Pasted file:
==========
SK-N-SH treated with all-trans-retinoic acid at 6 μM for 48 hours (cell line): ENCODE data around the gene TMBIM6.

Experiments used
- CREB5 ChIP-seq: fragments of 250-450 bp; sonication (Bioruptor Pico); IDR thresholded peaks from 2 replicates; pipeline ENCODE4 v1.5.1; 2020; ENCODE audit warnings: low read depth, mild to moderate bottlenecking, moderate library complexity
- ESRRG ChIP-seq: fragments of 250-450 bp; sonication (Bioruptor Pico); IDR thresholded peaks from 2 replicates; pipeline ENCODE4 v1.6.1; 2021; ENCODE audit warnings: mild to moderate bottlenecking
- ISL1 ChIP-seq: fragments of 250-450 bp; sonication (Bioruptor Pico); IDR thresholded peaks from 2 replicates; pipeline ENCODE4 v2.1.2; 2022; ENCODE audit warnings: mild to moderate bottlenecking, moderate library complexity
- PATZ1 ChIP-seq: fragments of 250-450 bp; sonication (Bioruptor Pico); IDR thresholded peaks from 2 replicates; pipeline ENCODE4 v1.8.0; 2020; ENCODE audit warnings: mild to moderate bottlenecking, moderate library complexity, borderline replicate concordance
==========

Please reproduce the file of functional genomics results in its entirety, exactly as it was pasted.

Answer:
SK-N-SH treated with all-trans-retinoic acid at 6 μM for 48 hours (cell line): ENCODE data around the gene TMBIM6.

Experiments used
- CREB5 ChIP-seq: fragments of 250-450 bp; sonication (Bioruptor Pico); IDR thresholded peaks from 2 replicates; pipeline ENCODE4 v1.5.1; 2020; ENCODE audit warnings: low read depth, mild to moderate bottlenecking, moderate library complexity
- ESRRG ChIP-seq: fragments of 250-450 bp; sonication (Bioruptor Pico); IDR thresholded peaks from 2 replicates; pipeline ENCODE4 v1.6.1; 2021; ENCODE audit warnings: mild to moderate bottlenecking
- ISL1 ChIP-seq: fragments of 250-450 bp; sonication (Bioruptor Pico); IDR thresholded peaks from 2 replicates; pipeline ENCODE4 v2.1.2; 2022; ENCODE audit warnings: mild to moderate bottlenecking, moderate library complexity
- PATZ1 ChIP-seq: fragments of 250-450 bp; sonication (Bioruptor Pico); IDR thresholded peaks from 2 replicates; pipeline ENCODE4 v1.8.0; 2020; ENCODE audit warnings: mild to moderate bottlenecking, moderate library complexity, borderline replicate concordance